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Nov. 13, 2015, 8 a.m.
Reporting & Production
LINK:   ➚   |   Posted by: Laura Hazard Owen   |   November 13, 2015

Virtual reality journalism is still so new that it’s not yet clear what works and what doesn’t on a broad scale. There are anecdotal bits of evidence, but no sure best practices. Nonetheless, a new report out from the Tow Center for Digital Journalism, VR production company Secret Location, and PBS’s Frontline aims to draw some recommendations and conclusions from the production and release of Frontline’s first-ever VR documentary, “Ebola Outbreak: A Virtual Journey.”

“Ebola Outbreak” was produced in cooperation with the Tow Center and Secret Location. It launched on Google Cardboard in September, on Samsung Gear VR on Wednesday, and on Facebook in 360-degree video on Thursday.

Virtual reality’s value for journalism is largely hypothetical” at this point, the report’s authors (Taylor Owen, assistant professor of digital media and global affairs at the University of British Columbia; Fergus Pitt, analyst and fellow at the Tow Center for Digital Journalism; Raney Aronson-Rath, executive producer of Frontline; and James Milward, founder of Secret Location) note, simply because so few projects have been done.

The team considered a number of different existing Frontline documentaries as candidates for VR treatment. They ruled out “Being Mortal,” the film that followed Dr. Atul Gawande:

Despite the likely emotional power of being “in the room” and the potential to demystify a hidden experience around end-of-life interactions, we ultimately rejected the option because we couldn’t figure out an ethical way to be present with a bulky, ugly camera while maintaining the intimacy and sensitivity necessary for the director’s established fly-on-the-wall style of filmmaking.

The full-length “Ebola Outbreak” documentary was a better candidate, but there were still challenges:

Dan Edge, the director, was a filmmaker with experience incorporating innovative digital processes into his productions. The locations throughout West Africa were significant to the story and unfamiliar to many audiences. Nonetheless, the story still presented challenges. Secret Location would have preferred that a cameraperson with 360-degree video experience work alongside the director. That wasn’t possible. In fact, shooting conditions were extremely difficult all around and fast communication between those in the field and the experts in Toronto proved impossible.

The team also had to decide which hardware to develop the film for:

The tradeoff when considering hardware is between providing a very high-fidelity and stable experience on expensive, unwieldy equiptment [like Oculus Rift] and a more variable, slightly lower-quality experience on cheaper, less cumbersome equipment [like Google Cardboard].

They ended up choosing Google Cardboard and Samsung Gear VR because they “offer the greatest ease of use and accessibility to the growing VR audience,” with head-mounted displays on mobile phones.

Among the team’s findings:

“Virtual reality represents a new narrative form, one for which technical and stylistic norms are in their infancy.” Filmmakers can’t rely on traditional documentary techniques:

“For example, directors cannot quickly cut between angles or scenes (a primary technique for shaping the audience experience in traditional video) without severely disorienting users. There is practically no 360-degree archive footage directors can draw upon. The camera cannot be panned or zoomed, and if a videographer wants to light a scene for narrative effect, the lighting equipment is difficult to hide.”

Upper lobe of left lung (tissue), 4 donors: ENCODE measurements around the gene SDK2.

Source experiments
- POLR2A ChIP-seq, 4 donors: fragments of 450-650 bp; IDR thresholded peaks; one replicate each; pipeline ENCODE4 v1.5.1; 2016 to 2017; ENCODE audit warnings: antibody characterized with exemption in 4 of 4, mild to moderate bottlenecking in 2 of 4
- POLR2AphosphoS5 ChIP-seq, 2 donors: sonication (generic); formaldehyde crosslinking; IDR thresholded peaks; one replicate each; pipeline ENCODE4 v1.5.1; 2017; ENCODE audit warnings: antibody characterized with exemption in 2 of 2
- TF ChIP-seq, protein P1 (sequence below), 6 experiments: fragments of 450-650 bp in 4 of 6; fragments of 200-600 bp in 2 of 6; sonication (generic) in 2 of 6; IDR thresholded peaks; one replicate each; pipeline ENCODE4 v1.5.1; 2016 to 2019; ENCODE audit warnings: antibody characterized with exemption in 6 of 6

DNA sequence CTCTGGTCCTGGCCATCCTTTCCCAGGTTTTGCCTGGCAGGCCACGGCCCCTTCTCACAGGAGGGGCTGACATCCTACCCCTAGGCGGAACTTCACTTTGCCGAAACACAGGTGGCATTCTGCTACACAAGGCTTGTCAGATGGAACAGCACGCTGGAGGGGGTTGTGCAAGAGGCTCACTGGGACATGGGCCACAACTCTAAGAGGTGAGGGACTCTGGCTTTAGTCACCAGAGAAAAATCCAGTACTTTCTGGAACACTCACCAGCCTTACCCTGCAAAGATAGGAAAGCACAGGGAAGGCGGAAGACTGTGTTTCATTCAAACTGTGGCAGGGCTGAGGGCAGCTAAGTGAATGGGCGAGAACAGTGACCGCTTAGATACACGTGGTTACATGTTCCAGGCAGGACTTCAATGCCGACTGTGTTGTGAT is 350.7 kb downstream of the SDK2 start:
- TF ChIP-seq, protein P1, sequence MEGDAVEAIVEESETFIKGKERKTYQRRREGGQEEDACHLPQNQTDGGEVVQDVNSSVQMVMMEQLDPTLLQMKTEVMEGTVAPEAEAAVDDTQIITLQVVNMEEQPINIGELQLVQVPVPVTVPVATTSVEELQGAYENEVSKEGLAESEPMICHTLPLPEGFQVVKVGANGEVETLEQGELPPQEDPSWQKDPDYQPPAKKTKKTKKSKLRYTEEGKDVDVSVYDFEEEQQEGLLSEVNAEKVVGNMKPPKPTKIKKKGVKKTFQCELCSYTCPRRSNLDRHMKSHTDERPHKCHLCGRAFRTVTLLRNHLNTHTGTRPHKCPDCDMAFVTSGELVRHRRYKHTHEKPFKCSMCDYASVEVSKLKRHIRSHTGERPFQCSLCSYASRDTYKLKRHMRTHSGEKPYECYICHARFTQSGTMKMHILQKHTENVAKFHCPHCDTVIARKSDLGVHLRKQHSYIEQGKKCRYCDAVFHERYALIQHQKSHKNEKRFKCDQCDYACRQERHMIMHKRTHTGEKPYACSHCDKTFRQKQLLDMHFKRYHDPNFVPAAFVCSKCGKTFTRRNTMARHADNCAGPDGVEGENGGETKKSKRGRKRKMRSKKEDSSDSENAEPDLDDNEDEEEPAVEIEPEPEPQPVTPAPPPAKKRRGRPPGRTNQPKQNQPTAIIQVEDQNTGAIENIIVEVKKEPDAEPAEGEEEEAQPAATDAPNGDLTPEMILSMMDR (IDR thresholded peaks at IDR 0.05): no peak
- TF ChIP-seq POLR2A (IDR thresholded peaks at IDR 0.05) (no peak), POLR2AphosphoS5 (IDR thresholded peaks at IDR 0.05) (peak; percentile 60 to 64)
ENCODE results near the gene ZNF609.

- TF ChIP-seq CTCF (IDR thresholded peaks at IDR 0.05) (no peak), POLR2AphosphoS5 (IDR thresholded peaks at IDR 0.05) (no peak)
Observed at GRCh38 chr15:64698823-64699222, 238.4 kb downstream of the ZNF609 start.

There are two ways to get around this — directing action around the camera or using supplementation. For “Ebola Outbreak,” “scenes made entirely from computer-generated graphics introduce the story; set up the context of each immersive, live video scene; and close out the experience. The producers also layered 2D video clips into the 360-degree scenes.”

Equipment is challenging “because the necessary cameras are either DIY, prototype, or very high-end and proprietary.” The team went for DIY, using a rig of 12 GoPro cameras (as did the New York Times Magazine with its recent “The Displaced”). There’s still no “workflow or suite of products that integrate well” for shooting, editing, and viewing, so things had to be custom-designed. It’s also difficult to plan ahead because VR technology is evolving so fast.’

The process, not surprisingly, is expensive. The report doesn’t say exactly what it cost to create “Ebola Outbreak,” but:

“The cash costs of this project were significant. Secret Location charged $55,000 for labor, and another $19,515 for the camera hardware, design, and development. This included substantial, additional in-kind contributions. For Frontline, the project added approximately 25 percent to the production cost of its regular TV documentary, which covered the additional filming, travel to the edit, director’s time, and an editorial team to oversee the project. All parties contributed significant in-kind efforts, which did not show up on the cash budget.”

And, the report’s authors caution, VR journalism is not likely to be a profitable enterprise any time soon.

“if the best cost comparison is with high-end TV or console game production, it is likely that currently producers and commissioners will need to produce high-end journalistic VR without an expectation of direct cost recovery from audiences or advertisers.”

You can read the full report here.

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